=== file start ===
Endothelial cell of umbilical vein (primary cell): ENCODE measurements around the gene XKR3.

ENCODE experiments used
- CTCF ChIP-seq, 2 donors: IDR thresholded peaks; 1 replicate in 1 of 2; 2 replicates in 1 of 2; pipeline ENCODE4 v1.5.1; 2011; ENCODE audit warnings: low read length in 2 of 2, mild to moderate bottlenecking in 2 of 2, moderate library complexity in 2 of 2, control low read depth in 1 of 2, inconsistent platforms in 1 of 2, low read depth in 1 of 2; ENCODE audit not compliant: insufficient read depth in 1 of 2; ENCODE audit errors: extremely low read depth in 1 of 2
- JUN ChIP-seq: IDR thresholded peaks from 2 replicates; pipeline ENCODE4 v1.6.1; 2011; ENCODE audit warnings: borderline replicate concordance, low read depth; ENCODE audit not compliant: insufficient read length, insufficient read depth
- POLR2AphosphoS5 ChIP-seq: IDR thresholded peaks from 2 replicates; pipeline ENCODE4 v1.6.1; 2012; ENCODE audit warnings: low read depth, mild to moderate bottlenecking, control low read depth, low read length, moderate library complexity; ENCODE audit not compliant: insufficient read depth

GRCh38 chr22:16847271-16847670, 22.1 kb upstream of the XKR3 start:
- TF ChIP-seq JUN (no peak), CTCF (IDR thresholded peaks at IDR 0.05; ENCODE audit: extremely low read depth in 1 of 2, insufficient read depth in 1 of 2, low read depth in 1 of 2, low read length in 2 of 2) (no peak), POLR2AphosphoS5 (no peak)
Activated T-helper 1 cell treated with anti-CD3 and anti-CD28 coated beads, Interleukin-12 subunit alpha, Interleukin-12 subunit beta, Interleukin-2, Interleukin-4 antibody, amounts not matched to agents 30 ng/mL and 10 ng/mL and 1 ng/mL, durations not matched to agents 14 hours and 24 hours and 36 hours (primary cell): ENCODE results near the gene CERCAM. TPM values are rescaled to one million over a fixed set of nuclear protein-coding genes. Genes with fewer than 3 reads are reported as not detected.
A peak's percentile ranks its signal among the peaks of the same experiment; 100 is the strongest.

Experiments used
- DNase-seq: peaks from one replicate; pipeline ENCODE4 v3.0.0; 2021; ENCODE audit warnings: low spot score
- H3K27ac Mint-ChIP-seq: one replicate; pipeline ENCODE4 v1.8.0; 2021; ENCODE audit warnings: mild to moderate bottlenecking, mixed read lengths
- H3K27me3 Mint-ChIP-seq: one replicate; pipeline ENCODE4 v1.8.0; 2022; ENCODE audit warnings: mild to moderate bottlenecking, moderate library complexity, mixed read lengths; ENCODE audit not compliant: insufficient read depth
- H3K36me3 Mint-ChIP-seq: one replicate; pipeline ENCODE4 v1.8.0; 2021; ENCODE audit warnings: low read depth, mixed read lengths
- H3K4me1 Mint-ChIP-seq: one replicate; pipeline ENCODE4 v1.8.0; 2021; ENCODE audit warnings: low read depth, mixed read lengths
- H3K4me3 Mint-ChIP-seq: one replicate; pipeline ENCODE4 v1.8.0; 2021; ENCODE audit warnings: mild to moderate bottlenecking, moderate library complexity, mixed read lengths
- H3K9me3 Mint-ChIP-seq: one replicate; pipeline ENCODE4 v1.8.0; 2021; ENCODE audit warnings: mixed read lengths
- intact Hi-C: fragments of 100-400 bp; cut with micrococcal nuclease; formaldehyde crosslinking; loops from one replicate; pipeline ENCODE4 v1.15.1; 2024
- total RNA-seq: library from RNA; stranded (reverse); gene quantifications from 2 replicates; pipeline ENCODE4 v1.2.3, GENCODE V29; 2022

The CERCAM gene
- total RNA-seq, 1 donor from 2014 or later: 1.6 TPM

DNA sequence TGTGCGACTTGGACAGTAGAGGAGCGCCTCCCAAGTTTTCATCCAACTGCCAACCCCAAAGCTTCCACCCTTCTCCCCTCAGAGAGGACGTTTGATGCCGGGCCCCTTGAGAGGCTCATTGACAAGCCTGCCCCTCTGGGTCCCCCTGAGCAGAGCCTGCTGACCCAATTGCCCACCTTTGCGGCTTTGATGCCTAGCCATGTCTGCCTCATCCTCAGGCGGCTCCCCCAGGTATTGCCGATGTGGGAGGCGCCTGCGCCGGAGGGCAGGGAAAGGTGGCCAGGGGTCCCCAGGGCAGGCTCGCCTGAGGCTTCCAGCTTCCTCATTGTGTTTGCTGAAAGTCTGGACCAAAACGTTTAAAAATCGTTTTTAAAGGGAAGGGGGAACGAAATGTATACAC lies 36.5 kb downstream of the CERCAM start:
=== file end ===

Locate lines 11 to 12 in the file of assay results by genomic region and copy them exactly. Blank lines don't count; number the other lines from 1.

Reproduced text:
- DNase-seq: peaks from one replicate; pipeline ENCODE4 v3.0.0; 2021; ENCODE audit warnings: low spot score
- H3K27ac Mint-ChIP-seq: one replicate; pipeline ENCODE4 v1.8.0; 2021; ENCODE audit warnings: mild to moderate bottlenecking, mixed read lengths